18:12 GMT16 May 2021
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    In a speech to lawmakers on Wednesday, President Putin compared those who seek to bully or intimidate Russia to the tiger Shere Khan and the jackal Tabaqui from Rudyard Kipling’s The Jungle Book, and warned nations not to cross Moscow’s “red lines.” On Thursday, the Kremlin specified that these “red lines” are tied to Russia’s national interests.

    Russian diplomacy and foreign policy is the only thing restraining Western politicians with an outsized sense of their own power, Russian Foreign Ministry spokeswoman Maria Zakharova has suggested.

    “The collective West has stopped at nothing for a long time. And only the foreign policy, diplomatic efforts, efforts in other directions and a clear course based on international law being pursued by Moscow puts a barrier in the path of those Western political actors who believe there are no borders or constraining factors to restrain them,” Zakharova said, speaking to a Moscow radio station on Thursday.

    “If it weren’t for Moscow’s policy, many Western politicians would feel as if there were are no boundaries at all,” the spokeswoman added.

    Commenting on the White House’s reaction to President Putin’s remarks comparing unfriendly nations’ policy toward Russia to the Shere Khan and Tabaqui antagonists in The Jungle Book, Zakharova expressed surprise at the response.

    “Jen Psaki says the US doesn’t associate themselves with the characters that the Russian president talked about in his address. It’s a shame they don’t – they should, yes, this is about you,” Zakharova quipped.

    In a press briefing on Wednesday, when asked to comment on the Russian president’s words, the White House spokeswoman told reporters that the US doesn’t “take anything President Putin says personally” and has “tough skin.”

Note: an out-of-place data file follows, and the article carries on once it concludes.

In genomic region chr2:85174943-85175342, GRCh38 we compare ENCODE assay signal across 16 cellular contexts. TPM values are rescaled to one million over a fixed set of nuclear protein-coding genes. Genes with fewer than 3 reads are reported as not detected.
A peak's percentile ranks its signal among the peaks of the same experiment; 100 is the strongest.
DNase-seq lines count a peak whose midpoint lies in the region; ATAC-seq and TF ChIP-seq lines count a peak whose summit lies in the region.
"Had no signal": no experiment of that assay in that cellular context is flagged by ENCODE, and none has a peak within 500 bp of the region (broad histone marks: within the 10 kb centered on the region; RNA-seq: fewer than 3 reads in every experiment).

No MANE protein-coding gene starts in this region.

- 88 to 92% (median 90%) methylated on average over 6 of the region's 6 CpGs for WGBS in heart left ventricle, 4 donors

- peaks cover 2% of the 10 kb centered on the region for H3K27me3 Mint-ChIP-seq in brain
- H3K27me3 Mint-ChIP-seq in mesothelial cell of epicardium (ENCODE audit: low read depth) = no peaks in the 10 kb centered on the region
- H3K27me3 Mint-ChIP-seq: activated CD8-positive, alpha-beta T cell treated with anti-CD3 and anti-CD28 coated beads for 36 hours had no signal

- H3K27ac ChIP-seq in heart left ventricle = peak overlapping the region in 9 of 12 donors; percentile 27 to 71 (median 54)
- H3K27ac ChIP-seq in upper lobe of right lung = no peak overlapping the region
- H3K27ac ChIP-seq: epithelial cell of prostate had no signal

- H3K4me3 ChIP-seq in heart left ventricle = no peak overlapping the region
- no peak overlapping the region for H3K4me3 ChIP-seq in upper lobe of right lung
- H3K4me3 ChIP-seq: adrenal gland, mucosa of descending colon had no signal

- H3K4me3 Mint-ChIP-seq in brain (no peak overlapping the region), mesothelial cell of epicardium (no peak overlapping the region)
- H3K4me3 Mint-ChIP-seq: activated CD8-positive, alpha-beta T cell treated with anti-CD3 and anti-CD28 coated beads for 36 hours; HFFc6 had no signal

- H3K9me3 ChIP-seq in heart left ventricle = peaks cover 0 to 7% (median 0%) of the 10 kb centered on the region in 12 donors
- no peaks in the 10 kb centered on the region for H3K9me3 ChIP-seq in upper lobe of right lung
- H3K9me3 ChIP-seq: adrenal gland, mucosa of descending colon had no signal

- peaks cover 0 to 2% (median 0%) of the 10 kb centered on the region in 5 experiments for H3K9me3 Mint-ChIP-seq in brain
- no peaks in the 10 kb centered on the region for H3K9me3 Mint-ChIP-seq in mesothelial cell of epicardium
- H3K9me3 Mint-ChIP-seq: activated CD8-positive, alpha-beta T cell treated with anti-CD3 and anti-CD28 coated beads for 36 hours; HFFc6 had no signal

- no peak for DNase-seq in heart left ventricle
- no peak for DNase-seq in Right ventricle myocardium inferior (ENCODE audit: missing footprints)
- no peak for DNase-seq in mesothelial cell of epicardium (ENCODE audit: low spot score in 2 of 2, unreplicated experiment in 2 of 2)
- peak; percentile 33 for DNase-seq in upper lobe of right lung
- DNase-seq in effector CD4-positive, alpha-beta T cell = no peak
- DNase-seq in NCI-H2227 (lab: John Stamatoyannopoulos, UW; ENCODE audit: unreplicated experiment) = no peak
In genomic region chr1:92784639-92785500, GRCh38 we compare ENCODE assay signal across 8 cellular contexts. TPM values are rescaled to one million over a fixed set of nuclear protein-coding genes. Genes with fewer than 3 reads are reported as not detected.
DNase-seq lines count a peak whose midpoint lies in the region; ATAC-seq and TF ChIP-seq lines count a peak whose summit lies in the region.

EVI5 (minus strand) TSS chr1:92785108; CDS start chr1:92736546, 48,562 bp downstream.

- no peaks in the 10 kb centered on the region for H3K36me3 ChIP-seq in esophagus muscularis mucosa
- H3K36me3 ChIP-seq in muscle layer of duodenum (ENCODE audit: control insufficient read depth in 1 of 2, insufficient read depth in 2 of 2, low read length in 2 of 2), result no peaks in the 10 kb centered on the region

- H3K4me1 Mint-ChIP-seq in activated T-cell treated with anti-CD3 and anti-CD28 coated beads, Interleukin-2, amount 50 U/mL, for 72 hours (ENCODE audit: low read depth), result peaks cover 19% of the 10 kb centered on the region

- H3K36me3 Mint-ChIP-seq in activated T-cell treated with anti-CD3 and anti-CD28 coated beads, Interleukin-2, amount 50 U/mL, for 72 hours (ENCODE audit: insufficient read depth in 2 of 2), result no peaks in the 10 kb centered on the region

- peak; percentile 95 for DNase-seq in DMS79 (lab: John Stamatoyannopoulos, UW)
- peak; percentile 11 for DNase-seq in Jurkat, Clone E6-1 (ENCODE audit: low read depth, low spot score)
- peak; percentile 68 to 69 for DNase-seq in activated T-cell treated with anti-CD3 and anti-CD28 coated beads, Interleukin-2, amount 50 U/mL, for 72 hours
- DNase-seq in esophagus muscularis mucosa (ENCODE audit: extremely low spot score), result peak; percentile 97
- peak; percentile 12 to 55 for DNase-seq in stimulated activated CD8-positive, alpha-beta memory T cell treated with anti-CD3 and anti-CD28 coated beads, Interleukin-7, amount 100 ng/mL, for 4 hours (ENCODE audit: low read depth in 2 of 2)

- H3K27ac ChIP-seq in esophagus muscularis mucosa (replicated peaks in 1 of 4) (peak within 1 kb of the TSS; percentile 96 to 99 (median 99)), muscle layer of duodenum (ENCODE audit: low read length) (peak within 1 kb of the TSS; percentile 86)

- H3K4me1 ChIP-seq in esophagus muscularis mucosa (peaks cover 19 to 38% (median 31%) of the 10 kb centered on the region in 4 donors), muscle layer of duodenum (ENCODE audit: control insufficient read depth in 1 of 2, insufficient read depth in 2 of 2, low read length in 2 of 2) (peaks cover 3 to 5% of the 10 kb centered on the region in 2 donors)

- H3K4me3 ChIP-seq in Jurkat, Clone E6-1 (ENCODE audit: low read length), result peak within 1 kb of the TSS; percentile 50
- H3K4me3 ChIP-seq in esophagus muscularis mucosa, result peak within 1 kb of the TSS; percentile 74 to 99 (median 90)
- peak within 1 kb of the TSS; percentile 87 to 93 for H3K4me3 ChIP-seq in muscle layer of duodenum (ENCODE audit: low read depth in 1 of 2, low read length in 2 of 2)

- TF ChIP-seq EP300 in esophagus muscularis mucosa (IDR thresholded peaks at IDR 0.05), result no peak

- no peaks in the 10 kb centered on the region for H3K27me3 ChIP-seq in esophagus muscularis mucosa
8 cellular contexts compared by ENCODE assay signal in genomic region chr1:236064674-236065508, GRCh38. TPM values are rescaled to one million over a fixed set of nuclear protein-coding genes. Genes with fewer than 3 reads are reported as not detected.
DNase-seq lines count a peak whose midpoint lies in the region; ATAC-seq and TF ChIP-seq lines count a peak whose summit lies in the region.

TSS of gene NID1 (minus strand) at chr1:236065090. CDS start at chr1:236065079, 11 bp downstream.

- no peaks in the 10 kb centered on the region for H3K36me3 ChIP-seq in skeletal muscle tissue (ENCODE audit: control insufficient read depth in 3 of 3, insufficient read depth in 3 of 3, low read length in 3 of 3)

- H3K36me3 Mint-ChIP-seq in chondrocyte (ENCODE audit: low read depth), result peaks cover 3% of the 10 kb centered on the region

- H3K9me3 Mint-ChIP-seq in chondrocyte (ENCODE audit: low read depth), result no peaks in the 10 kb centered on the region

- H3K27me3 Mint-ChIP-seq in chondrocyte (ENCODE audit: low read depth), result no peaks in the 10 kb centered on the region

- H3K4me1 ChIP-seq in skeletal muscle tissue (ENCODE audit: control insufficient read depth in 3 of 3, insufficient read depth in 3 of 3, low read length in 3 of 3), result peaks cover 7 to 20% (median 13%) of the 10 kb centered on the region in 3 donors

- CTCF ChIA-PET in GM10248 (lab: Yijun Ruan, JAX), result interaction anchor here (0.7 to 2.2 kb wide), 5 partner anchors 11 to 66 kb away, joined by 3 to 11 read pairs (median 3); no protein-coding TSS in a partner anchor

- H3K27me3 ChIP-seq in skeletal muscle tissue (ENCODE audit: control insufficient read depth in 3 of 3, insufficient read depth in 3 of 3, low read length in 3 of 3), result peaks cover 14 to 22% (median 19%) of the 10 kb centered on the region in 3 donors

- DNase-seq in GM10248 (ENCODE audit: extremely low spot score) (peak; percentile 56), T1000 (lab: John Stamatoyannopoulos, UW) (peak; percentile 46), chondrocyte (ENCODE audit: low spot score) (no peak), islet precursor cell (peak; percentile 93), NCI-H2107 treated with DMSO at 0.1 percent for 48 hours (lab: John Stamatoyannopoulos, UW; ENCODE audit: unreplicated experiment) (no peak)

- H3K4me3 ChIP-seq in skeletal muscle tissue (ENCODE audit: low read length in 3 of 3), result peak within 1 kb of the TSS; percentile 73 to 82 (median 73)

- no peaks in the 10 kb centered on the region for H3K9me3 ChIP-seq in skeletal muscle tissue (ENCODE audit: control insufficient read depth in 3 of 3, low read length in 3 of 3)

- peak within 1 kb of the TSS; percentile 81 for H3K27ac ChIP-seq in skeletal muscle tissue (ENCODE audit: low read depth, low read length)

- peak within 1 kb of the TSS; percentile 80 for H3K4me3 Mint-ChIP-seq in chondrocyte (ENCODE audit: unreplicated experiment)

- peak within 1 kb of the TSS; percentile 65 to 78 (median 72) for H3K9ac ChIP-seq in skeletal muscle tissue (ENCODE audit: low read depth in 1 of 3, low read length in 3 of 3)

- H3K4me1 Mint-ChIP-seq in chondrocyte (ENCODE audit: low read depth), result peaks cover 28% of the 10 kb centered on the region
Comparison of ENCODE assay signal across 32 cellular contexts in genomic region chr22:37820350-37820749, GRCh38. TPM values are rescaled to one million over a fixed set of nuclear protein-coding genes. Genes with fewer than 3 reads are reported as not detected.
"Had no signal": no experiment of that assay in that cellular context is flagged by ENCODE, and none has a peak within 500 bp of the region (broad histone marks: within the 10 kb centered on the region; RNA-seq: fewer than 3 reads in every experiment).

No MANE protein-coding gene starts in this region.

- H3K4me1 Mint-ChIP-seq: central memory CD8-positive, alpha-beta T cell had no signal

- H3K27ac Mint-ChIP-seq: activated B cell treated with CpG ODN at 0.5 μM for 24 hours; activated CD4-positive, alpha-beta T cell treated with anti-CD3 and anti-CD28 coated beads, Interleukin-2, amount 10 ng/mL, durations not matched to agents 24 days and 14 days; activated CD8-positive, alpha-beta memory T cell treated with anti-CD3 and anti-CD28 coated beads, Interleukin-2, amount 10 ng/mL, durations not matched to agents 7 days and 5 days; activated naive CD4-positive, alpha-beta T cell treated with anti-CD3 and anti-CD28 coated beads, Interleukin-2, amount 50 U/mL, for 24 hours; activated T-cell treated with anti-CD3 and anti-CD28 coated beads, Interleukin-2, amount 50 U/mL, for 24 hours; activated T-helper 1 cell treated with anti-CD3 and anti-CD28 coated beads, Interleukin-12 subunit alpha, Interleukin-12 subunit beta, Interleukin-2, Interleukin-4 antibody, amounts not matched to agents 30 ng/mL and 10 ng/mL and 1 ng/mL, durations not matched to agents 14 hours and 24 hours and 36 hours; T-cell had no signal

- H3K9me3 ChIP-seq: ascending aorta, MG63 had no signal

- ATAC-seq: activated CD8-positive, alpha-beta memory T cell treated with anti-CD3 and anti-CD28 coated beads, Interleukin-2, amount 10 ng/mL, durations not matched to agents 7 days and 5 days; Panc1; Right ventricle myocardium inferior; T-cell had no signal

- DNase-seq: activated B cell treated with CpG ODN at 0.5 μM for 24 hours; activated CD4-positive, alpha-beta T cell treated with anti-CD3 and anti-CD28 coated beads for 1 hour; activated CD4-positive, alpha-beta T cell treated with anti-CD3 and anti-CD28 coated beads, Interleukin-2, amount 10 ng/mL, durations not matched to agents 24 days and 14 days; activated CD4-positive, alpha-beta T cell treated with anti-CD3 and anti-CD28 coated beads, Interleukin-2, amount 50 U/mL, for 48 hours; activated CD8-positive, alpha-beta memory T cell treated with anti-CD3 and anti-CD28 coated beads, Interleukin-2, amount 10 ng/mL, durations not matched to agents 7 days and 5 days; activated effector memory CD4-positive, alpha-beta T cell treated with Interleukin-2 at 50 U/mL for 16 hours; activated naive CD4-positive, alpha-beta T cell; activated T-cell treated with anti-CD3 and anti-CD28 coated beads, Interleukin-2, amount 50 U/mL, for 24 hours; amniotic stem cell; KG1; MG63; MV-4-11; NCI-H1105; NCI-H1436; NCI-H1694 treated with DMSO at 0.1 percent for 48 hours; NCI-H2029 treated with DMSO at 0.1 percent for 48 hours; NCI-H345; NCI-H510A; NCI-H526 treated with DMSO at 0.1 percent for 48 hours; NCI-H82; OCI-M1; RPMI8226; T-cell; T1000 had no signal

In his speech, Putin said that “every now and then [certain countries] are picking on Russia, for no reason,” and that “of course, all sorts of petty Tabaquis are running around them like Tabaqui ran around Shere Khan…howling along in order to make their sovereign happy.” Putin went on to say that Russia wants to maintain good relations with other countries, but would respond in an “asymmetrical, swift and tough” fashion if its interests were threatened.

    His remarks followed a major escalation of tensions observed in relations between Russia and the US in recent weeks, with the Biden administration slapping Moscow with sweeping new sanctions last week, while simultaneously inviting Putin to meet “in the coming weeks” to discuss ways to improve relations. The sanctions have been accompanied by growing military pressures between Russia and NATO as well, amid increasing alliance naval and air patrols near Russia’s borders, and the deteriorating security situation in Ukraine, where the frozen civil war threatened to turn hot after Kiev began mobilising its troops in February, prompting Moscow to beef up security on its western borders.

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